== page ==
Edited by Rolf Kalbermatter
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8 hours ago, Rolf Kalbermatter said:

this need hasn't arisen on Windows before NI decided to embark on the NXG adventure and pretty much deferred all improvements on existing code features in LabVIEW Classic to be solved in NXG

We were asking for unicode support well before NXG was a twinkle in the milkman's eye. I'm sure if we searched this forum we would see that we've been moaning about it for at least the last 10 years. I certainly remember raising it when Delphi got full Unicode support and, IIRC, that was RAD Studio in 2008 but we were able to use it in Delphi before then if the OS supported it.

LabVIEW's problem has always been displaying Unicode, hence that hit & miss kludge in the ini settings (LabVIEW 8.x?). Since they never gave us the ability to create the proper controls/indicators, we were never really able to work around it.

Edited by ShaunR
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20 hours ago, ShaunR said:

We were asking for unicode support well before NXG was a twinkle in the milkman's eye. I'm sure if we searched this forum we would see that we've been moaning about it for at least the last 10 years. I certainly remember raising it when Delphi got full Unicode support and, IIRC, that was RAD Studio in 2008 but we were able to use it in Delphi before then if the OS supported it.

That's about right. I mentioned the 10 year catch-up game NI has to do with LabVIEW. The full 64-bit compiler support in LabVIEW 2009 was one of the last architectural projects NI did with LabVIEW Classic. After that they did not really do much more than add some peripheral libraries, fix bugs and make minor improvements to core functionality of the LabVIEW kernel. Anything that was structurally touching the LabVIEW core code base was deferred to LabVIEW NXG.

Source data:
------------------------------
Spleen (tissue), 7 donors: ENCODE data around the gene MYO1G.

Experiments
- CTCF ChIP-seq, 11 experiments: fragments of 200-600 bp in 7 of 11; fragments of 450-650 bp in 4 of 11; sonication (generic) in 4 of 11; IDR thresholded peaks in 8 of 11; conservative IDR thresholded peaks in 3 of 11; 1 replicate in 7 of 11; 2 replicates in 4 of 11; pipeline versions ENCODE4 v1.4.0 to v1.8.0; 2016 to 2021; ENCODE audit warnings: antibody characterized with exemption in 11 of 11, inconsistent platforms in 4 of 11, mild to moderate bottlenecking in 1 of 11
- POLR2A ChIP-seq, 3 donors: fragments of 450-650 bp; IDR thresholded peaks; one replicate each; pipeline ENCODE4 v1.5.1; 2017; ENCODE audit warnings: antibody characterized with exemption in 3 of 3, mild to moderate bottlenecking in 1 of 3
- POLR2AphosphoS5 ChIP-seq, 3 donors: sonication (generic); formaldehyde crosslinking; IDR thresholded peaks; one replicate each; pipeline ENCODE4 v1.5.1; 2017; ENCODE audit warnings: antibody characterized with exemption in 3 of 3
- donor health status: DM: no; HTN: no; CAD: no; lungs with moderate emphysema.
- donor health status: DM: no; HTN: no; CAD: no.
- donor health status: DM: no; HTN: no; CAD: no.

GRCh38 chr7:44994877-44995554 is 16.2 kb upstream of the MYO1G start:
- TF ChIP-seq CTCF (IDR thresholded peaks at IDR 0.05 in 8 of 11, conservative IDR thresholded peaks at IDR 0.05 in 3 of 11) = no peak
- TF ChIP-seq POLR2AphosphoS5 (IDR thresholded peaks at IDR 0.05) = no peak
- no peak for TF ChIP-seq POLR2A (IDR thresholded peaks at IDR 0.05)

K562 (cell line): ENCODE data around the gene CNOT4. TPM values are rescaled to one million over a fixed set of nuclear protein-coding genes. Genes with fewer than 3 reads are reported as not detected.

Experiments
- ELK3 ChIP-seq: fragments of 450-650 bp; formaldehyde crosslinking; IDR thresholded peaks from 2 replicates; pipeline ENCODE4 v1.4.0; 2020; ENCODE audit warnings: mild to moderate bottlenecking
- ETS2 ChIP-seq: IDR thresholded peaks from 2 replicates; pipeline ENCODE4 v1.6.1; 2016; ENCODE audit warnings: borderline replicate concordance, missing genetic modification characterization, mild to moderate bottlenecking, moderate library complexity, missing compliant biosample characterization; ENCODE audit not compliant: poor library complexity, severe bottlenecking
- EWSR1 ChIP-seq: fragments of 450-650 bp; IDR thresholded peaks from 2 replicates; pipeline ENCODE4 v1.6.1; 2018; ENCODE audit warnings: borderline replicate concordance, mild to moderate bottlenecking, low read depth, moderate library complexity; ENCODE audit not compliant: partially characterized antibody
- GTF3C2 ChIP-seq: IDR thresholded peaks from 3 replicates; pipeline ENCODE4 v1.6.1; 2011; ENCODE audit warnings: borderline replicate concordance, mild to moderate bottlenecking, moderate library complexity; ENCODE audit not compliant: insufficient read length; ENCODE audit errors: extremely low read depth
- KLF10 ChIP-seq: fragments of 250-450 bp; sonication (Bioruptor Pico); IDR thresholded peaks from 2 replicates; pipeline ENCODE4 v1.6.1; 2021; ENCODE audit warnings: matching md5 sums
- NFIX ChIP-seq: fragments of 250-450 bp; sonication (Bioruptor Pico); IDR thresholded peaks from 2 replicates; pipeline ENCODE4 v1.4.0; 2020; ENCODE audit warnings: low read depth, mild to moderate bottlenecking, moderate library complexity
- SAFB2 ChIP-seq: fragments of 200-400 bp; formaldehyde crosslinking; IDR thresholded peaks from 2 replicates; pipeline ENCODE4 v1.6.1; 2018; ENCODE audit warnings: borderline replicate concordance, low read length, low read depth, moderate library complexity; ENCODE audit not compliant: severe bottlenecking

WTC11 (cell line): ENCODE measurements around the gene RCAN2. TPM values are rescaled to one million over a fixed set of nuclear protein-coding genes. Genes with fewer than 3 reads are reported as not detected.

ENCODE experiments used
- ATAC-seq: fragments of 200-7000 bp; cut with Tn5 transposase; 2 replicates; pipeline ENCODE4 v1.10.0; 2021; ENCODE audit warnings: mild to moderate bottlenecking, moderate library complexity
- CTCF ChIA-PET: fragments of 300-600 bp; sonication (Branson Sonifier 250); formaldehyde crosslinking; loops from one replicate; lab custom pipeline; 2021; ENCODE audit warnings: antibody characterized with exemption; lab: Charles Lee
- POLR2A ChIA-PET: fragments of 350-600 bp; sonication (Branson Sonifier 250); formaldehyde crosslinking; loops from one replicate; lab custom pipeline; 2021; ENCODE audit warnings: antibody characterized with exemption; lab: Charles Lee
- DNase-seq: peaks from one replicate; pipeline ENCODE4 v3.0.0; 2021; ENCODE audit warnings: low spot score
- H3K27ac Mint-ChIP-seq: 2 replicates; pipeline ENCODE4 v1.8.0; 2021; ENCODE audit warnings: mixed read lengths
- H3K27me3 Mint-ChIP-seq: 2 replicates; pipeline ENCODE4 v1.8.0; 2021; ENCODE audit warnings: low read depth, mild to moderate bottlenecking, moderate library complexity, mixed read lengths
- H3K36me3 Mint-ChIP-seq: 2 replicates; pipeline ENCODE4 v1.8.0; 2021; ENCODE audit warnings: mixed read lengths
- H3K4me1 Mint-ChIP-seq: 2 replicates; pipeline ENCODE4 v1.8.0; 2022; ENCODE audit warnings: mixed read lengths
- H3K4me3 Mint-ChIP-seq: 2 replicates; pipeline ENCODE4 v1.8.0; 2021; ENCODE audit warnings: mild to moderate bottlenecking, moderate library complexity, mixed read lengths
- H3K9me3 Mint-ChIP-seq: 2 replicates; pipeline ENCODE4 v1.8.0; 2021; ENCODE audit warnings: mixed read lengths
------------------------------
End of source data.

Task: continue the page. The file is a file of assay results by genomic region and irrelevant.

Even the Map and Set datatype in LabVIEW 2019, while a great addition, was for the most part a completely separate code base that had literally no impact on the LabVIEW kernel in terms of needing any significant changes to it.

The problem NI had/has with much of the LabVIEW code base is that some of the most fundamental code modules come from a time about 30 years ago, when C++ was simply not an option at all, NI had to fight with symbol tables in the C compiler exceeding the compiler provided memory space and 8 MB of RAM in a computer was for many users considered an unacceptable minimum hardware requirement. This code is inherently C syntax, and littered with global variables that all had to be protected with mutexes when introducing multithreading in LabVIEW 5. LabVIEW NXG was about getting rid of that entirely by replacing the entire UI system with something more modern. In hindsight I think it was overambitious and NI underestimated the impedance mismatch between the .Net environment and the LabVIEW system and didn't anticipate the vocal push back from non Windows users about the fact that LabVIEW on top of .Net was likely never going to support anything other than Windows, despite their repeated claims that it COULD be made to work on other platforms. But COULD in lawyer speak usually means WON'T and a lot of those non-Windows users are academics who know a thing or two about language semantics too.

Edited by Rolf Kalbermatter
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On 1/3/2022 at 12:59 PM, ShaunR said:

We were asking for unicode support well before NXG was a twinkle in the milkman's eye. I'm sure if we searched this forum we would see that we've been moaning about it for at least the last 10 years.

I agree that people have been asking for unicode support in LabVIEW for a while.  But there's a good chance NXG development definitely started more than 10 years ago.  The first alpha available for people outside of NI was around 2013.  And the Web UI Builder was showcased at NI Week 2010, which has some core components of what NXG would become.

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On 12/30/2021 at 10:51 AM, Q^Q said:

I was a NI employee 10 years ago.  The badge is still here, I just don't know how to update the badge.

I'm not sure how to change this either, I'll contact the site admin.